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The Ring Two’ more juvenile, less creepy than the original

Brian Doxtader | Tuesday, March 22, 2005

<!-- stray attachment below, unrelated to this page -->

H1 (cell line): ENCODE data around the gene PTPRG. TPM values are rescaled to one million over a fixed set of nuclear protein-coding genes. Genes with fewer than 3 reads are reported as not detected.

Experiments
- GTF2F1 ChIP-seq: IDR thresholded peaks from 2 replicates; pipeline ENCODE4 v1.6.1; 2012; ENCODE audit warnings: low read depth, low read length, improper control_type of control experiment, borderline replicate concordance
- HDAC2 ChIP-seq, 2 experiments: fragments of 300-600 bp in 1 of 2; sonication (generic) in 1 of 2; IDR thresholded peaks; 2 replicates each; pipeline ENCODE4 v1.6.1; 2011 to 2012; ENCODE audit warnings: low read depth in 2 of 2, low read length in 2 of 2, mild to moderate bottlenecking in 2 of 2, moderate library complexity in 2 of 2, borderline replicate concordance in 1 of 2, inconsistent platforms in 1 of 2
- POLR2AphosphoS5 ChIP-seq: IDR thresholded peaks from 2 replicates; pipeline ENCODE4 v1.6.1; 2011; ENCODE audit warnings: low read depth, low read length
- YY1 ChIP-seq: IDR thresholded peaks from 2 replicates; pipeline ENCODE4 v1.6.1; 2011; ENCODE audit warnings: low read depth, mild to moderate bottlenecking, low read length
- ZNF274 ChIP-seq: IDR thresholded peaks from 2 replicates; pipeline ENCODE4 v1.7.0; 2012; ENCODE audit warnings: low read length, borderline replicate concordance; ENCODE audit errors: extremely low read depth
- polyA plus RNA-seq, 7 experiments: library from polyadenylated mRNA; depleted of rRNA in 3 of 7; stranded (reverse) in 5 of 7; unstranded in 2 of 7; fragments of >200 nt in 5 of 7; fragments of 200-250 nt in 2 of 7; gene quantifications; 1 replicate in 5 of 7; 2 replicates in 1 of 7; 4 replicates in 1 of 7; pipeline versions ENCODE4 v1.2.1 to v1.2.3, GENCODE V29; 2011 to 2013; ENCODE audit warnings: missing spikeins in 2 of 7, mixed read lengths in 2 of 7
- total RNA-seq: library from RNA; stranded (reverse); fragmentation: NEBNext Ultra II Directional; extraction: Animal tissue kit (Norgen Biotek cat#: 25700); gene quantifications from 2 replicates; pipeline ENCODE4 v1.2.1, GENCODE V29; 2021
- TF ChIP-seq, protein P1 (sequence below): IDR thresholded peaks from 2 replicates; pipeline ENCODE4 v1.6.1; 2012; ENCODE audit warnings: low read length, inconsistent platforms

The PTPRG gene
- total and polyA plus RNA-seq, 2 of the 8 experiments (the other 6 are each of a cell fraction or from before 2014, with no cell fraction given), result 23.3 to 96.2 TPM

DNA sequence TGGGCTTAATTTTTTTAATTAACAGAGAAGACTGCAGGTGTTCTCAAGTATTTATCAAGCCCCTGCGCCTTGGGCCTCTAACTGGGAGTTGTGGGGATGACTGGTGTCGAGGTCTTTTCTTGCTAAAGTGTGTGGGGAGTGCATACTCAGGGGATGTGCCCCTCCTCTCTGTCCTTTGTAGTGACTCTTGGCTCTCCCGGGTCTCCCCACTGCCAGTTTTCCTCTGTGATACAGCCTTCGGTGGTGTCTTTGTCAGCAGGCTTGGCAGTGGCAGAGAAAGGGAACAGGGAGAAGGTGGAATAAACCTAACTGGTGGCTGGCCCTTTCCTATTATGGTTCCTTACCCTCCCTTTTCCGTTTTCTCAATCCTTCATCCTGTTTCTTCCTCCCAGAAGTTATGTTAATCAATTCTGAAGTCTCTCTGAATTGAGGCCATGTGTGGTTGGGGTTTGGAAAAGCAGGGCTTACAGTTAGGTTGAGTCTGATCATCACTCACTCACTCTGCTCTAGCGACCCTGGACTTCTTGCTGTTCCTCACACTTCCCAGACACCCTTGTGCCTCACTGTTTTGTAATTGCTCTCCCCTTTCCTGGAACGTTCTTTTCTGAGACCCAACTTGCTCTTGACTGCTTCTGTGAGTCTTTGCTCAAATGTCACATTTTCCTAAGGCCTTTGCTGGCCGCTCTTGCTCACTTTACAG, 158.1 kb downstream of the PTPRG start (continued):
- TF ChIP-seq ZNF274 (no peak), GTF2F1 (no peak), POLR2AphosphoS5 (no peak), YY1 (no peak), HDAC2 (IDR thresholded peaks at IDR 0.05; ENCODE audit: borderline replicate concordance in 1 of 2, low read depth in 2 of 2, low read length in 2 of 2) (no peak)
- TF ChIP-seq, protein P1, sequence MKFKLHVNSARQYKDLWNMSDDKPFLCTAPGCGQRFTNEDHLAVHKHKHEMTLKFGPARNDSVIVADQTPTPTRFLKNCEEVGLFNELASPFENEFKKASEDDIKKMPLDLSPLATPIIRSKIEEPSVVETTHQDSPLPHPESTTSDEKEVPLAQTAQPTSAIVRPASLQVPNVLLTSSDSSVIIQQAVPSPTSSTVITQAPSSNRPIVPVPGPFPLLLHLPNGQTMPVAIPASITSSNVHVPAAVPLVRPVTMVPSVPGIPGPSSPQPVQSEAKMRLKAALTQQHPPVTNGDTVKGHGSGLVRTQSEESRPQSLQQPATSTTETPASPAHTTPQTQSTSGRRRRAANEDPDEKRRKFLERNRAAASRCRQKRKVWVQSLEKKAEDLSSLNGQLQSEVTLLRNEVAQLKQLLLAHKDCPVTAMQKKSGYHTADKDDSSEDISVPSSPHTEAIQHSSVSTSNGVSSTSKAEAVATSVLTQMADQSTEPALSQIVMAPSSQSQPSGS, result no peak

Horror films tend to fall into one of two camps. There are those in which things jump out at you and you scream, and there are those that are more disturbingly creepy than actually scary. Gore Verbinski’s 2002 movie “The Ring” fell into the latter, while its sequel, released this month, is better situated in the former. The Ring was a remake of Hideo Nakata’s 1998 film “Ringu,” which was a massive success in its native Japan. “The Ring Two” is directed by Nakata, though it bears only a passing resemblance to “Ringu 2,” which he made in 1999.Naomi Watts and David Dorfman reprise their roles from the first film as reporter Rachel Keller and her son Aidan. They have just moved to the sleepy town of Astoria in order to fully extricate themselves from the events of “The Ring.” Of course, it’s not long before dead bodies start showing up with the same symptoms as the victims of the first film. Interestingly enough, “The Ring Two” only uses the first film’s plot as springboard; its narrative structure bears only a passing resemblance its predecessor. This is encouraging, since most Hollywood sequels tend to play it safe and rehash the formula that was so successful the first time around. The videotape, which was so key in the first film, is almost a non-factor here, as “The Ring Two” concentrates more on the relationship between Aidan and Rachel. As expected, most of the other characters are cardboard cut-outs. Simon Baker’s reporter Max is particularly wasted. Yet the film is never as creepily effective as either “Ringu” or “The Ring” precisely because it doesn’t follow the same pattern as its forebears. It’s still scary, but this is credited more to the camerawork and sound design than the actual premise and plot of the picture. Nakata is to be admired for departing so much from the original idea, but the result is only partially successful.The biggest problem is that “The Ring Two” gets bogged down by a terrible script and implausible events. Inane dialogue, impossibilities and strange character behavior are trademarks of this genre and this film has them in spades. That might be what is most disappointing – despite often falling into standard horror conventions, “The Ring Two” tries to be a good film. It tries really hard. Nakata brings style and flair to the proceedings and Naomi Watts’ steadfast performance evokes Ellen Burstyn’s desperate mother from “The Exorcist” (although Burstyn had the good fortune to be in a much better movie). The most glaring offender is the screenplay, which often seems forced. There are a handful of good ideas here and there, but none of them are fully realized. The film tries to deepen the central conceit of the first film, but the script is often counter-productive. Major plot points are left unexplained. Characters still go alone into dark places. Things jump out of corners of the frame. And there is a mid-film attack so bizarre that it evokes laughter rather than terror. “The Ring Two” feels like it should be a deeper, more hauntingly disturbing experience than it is, which is disheartening. At moments it seems like it’s going to develop into something more, with the particularly pertinent theme of motherhood coming across, but Nakata never fully explores this. The Ring Two is not a bad film – it is an enjoyable and sporadically scary way to spend a couple of hours, but it often feels like wasted potential.